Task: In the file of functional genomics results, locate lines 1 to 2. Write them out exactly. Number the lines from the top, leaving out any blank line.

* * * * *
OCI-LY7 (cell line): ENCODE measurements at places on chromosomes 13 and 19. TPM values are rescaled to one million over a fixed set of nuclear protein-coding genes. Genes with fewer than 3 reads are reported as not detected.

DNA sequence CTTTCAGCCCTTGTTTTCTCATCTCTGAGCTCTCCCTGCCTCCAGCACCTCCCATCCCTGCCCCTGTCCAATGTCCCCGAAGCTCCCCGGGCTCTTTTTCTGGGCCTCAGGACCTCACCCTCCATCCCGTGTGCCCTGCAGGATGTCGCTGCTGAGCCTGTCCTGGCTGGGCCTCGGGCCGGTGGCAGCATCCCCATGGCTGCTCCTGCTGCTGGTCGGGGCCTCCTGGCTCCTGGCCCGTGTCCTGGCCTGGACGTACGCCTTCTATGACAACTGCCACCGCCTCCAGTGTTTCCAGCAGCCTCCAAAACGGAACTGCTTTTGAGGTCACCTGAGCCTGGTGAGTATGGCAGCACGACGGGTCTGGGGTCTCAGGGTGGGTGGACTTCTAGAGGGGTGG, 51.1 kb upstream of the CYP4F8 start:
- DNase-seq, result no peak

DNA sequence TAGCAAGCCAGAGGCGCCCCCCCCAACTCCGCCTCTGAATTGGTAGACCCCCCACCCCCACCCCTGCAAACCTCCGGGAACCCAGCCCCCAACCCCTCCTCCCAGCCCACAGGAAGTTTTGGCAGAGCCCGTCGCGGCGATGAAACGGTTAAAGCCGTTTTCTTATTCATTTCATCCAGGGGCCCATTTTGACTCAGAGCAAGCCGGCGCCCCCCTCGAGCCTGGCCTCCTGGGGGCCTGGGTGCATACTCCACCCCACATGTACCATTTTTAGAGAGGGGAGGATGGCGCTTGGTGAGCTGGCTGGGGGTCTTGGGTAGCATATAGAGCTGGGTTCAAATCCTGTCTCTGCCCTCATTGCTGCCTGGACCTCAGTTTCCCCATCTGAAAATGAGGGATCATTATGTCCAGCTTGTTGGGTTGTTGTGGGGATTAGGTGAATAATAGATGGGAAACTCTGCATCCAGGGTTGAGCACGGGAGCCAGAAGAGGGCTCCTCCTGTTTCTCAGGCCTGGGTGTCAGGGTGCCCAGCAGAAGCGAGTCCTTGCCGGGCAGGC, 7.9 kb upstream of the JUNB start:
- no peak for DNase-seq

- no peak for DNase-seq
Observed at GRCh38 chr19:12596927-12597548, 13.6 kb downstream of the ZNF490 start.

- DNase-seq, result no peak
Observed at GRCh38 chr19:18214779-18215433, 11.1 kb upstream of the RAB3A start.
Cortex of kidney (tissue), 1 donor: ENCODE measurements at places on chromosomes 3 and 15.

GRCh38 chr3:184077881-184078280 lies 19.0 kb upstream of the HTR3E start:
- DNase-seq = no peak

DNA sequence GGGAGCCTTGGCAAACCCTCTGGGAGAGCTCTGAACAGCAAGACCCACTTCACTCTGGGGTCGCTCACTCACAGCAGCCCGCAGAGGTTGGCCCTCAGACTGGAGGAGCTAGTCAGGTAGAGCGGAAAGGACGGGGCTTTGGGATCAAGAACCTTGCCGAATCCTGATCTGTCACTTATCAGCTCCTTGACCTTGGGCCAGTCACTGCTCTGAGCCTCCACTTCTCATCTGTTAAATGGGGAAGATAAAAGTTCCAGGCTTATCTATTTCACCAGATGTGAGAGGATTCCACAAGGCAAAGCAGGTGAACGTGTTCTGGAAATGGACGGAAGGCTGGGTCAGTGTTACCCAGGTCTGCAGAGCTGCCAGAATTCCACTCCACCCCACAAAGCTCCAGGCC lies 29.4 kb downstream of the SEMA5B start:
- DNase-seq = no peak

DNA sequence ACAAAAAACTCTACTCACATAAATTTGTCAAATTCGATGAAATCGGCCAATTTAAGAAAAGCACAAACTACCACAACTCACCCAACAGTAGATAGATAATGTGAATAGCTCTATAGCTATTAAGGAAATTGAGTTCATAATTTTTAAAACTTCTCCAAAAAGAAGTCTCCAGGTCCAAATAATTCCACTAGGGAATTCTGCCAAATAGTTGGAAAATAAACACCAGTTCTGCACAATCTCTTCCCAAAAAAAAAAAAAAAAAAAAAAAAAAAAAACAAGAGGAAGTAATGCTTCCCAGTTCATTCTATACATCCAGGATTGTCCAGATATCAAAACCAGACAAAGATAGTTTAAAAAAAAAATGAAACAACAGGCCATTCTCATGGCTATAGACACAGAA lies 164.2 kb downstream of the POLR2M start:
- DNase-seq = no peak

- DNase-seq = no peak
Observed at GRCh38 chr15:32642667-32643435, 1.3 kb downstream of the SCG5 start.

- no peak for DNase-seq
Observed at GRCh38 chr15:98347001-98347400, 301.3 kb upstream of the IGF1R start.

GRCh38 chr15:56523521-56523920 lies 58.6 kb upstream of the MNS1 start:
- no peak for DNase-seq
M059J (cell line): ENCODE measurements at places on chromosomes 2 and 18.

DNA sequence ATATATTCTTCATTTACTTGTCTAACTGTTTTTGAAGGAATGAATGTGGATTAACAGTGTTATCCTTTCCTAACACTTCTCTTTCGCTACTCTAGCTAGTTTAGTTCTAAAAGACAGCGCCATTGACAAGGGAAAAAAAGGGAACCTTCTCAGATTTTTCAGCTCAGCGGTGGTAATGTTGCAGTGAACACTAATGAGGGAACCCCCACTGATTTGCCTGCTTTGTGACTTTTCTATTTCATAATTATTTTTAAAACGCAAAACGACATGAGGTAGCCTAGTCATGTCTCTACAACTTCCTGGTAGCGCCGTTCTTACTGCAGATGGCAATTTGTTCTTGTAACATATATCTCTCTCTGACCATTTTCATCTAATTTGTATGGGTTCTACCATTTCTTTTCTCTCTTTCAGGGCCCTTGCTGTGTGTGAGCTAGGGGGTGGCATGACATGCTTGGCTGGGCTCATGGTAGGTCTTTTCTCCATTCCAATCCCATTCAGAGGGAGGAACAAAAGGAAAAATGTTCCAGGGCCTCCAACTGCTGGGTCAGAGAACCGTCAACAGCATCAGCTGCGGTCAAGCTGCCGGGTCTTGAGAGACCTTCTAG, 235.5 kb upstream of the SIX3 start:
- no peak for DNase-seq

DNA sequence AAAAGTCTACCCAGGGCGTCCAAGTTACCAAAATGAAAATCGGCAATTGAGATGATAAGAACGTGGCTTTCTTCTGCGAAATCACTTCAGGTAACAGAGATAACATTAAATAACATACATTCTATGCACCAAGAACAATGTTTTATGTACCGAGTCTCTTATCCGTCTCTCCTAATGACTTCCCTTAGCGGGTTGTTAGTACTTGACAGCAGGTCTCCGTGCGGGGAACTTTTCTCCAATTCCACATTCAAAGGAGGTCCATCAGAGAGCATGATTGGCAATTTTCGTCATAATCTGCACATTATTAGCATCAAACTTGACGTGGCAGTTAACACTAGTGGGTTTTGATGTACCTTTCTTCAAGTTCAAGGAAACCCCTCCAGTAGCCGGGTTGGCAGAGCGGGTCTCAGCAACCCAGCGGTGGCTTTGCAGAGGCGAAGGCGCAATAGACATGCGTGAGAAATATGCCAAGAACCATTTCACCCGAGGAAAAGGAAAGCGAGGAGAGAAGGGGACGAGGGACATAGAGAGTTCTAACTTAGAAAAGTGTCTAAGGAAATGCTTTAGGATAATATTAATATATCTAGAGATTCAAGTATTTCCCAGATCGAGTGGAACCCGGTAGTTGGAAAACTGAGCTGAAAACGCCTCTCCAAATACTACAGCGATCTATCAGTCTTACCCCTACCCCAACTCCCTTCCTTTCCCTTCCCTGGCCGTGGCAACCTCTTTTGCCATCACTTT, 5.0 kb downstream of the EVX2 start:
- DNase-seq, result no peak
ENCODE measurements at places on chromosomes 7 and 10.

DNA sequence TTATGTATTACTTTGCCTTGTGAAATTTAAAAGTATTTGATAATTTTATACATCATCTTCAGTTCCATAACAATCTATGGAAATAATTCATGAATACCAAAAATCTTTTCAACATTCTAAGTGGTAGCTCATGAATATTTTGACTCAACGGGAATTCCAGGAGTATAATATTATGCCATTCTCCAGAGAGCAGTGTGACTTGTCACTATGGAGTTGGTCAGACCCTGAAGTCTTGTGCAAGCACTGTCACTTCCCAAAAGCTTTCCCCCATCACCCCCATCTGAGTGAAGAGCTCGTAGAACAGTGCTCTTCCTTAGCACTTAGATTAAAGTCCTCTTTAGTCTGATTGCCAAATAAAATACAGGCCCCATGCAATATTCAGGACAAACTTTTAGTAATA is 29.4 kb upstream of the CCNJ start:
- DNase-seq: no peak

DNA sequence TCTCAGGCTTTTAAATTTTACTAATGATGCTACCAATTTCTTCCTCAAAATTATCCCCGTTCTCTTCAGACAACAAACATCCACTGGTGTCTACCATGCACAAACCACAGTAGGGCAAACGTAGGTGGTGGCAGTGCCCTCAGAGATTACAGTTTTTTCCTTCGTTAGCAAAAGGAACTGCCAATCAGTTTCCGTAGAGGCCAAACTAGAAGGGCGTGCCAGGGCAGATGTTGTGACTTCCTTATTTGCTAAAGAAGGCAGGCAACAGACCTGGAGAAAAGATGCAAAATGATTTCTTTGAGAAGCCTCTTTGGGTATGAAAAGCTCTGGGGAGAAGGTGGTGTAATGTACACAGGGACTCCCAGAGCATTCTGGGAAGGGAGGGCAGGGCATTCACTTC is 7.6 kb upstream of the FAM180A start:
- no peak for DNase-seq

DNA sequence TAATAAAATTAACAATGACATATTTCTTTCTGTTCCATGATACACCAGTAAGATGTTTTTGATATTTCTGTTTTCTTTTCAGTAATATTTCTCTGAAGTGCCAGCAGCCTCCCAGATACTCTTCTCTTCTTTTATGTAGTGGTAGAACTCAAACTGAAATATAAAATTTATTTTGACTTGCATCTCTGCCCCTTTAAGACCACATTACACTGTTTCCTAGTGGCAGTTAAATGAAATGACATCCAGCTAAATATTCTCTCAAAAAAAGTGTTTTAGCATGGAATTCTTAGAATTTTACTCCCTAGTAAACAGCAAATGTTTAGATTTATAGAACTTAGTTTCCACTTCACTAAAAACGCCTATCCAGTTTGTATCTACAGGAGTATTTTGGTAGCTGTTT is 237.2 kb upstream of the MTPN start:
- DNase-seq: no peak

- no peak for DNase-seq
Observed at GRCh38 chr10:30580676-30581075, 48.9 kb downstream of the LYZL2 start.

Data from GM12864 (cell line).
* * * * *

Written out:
OCI-LY7 (cell line): ENCODE measurements at places on chromosomes 13 and 19. TPM values are rescaled to one million over a fixed set of nuclear protein-coding genes. Genes with fewer than 3 reads are reported as not detected.

DNA sequence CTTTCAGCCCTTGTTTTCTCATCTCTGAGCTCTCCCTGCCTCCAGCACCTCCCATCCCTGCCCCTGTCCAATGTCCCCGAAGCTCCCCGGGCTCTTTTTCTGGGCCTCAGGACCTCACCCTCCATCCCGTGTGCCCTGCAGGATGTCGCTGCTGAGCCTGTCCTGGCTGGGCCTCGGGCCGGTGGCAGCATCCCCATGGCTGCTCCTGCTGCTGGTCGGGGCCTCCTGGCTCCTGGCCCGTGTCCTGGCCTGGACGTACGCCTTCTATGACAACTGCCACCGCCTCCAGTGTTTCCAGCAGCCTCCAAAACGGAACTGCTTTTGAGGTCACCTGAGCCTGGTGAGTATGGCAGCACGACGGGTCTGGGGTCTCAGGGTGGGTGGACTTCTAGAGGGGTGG, 51.1 kb upstream of the CYP4F8 start: